Two studies and an editorial in the journal of the American Medical Association are raising even more questions about the safety of drug-coated stents and could further hurt already-declining sales.
This concerns so-called "off-label" use of drug-coated stents, which actually makes up the majority of procedures. It involves people who are in the throes of a heart attack, have big, multiple blockages or other medical complications.
Researchers say after one year, those patients had double the risk of death versus those who were treated "on-label" or have just one blocked artery.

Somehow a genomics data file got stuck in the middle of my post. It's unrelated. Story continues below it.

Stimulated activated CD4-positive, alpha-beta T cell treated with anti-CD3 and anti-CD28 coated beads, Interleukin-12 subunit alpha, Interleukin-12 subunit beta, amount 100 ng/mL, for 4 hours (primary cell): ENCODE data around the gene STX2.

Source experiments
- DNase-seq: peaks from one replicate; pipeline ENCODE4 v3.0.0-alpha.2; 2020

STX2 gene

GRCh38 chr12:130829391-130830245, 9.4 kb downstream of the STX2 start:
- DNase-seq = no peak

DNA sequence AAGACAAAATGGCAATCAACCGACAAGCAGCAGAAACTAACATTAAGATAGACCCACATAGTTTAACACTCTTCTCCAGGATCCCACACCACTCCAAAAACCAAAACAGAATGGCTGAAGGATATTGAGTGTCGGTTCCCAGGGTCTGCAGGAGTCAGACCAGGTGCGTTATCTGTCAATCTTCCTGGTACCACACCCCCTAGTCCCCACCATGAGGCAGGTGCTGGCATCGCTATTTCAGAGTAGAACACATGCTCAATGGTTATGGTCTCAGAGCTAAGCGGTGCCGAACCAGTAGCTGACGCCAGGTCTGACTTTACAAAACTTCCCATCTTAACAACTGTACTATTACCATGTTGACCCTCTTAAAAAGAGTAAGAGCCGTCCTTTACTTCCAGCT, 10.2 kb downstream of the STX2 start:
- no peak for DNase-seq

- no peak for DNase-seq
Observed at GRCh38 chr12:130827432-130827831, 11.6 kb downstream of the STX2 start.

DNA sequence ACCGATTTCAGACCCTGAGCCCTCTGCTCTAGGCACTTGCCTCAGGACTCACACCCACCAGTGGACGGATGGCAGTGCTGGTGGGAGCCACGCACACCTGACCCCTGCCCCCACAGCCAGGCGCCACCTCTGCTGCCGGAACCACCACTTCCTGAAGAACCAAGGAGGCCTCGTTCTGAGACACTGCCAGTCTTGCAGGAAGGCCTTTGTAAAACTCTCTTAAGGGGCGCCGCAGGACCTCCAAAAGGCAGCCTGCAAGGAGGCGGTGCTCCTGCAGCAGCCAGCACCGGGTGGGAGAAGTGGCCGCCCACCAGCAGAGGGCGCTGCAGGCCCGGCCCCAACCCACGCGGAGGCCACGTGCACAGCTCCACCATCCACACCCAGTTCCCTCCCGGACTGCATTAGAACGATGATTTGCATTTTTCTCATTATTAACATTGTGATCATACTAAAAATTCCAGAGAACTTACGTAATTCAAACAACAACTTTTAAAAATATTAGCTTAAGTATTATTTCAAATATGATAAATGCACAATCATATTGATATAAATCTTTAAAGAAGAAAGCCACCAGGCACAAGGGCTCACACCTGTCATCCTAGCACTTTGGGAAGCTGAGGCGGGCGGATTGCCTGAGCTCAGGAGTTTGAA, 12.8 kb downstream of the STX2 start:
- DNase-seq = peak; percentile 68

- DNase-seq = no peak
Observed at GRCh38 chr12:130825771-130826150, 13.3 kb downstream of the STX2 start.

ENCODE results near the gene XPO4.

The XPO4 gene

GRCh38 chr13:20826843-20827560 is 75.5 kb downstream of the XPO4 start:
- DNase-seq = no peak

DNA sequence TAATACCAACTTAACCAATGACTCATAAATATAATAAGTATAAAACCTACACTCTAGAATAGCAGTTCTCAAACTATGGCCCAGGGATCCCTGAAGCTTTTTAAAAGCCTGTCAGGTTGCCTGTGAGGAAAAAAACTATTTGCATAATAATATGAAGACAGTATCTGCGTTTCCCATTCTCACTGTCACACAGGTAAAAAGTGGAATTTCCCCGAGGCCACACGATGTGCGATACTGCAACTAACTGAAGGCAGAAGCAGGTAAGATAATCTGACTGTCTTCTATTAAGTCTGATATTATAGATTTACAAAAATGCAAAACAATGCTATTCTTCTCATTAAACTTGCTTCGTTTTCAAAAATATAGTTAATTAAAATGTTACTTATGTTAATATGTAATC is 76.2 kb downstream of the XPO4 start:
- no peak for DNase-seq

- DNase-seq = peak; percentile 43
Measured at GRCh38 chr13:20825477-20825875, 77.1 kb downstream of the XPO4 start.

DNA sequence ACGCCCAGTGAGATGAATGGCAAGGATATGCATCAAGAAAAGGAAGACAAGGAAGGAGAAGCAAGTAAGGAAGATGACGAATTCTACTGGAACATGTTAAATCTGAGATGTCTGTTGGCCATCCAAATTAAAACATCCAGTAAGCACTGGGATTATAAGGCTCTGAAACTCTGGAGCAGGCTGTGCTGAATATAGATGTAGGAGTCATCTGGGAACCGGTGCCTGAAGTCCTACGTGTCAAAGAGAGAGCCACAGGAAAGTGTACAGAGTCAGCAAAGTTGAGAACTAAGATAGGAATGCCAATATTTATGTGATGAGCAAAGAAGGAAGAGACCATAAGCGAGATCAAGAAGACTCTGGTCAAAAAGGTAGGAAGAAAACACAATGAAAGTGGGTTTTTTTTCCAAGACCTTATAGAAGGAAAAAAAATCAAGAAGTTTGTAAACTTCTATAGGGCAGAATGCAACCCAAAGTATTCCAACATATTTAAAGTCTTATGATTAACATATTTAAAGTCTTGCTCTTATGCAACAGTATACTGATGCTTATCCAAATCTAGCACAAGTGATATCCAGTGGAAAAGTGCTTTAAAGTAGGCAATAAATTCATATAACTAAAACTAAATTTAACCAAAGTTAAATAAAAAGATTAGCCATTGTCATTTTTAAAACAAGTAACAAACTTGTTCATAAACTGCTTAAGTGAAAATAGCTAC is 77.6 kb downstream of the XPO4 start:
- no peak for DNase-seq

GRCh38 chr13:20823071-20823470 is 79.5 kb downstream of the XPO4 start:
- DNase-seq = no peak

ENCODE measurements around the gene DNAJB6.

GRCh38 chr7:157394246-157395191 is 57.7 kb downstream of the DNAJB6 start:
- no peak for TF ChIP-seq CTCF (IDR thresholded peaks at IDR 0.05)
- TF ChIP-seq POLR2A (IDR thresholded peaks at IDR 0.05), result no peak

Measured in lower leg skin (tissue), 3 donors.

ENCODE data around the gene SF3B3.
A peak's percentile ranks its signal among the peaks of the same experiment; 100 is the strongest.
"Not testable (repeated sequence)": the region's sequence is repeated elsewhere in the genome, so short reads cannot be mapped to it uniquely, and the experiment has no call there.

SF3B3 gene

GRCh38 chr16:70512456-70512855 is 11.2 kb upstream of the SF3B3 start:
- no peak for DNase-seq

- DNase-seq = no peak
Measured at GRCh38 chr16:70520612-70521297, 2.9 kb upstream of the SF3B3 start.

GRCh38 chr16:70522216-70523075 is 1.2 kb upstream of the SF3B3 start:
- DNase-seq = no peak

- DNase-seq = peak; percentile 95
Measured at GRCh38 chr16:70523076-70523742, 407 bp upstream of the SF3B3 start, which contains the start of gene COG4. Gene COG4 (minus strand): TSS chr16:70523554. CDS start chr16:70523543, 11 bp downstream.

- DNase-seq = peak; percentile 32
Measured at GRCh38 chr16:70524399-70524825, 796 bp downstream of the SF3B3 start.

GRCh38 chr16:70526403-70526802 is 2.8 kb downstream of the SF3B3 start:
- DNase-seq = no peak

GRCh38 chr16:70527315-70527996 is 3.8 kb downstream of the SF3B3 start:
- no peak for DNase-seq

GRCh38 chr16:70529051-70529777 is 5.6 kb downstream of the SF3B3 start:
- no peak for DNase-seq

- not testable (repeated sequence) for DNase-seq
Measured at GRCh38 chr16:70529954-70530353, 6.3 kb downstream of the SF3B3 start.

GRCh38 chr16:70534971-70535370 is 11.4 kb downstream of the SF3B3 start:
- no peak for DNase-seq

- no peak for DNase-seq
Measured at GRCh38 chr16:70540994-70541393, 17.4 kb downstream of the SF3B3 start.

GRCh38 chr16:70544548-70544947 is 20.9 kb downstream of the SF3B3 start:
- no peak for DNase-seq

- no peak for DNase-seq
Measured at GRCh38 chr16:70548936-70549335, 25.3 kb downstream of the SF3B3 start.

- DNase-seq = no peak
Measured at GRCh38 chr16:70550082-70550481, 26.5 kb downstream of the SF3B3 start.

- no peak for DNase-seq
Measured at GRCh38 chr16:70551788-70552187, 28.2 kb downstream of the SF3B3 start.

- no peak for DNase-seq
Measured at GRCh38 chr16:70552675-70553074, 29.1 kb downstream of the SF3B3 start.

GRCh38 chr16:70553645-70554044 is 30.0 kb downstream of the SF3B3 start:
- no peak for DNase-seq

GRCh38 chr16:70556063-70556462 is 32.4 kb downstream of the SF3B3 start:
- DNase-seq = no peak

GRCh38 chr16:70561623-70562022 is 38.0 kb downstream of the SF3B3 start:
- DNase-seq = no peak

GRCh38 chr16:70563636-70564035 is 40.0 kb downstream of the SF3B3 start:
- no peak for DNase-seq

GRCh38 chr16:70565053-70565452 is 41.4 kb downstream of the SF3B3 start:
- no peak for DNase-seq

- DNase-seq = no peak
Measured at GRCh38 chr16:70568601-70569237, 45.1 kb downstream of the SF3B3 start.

And one of the studies says it only saw that problem with Boston Scientific's stent and not Johnson & Johnson's, though J&J paid for that study.
The JAMA editorial says doctors shouldn't "succumb to the hope and hype" of drug-coated stents. In fact safety issues and other new studies have led more doctors to switch back to bare metal stents or old-fashioned heart drugs.
J&J and Boston Scientific make the only drug-coated stents on the U.S. market. But Medtronic and Abbott hope to come to market here soon.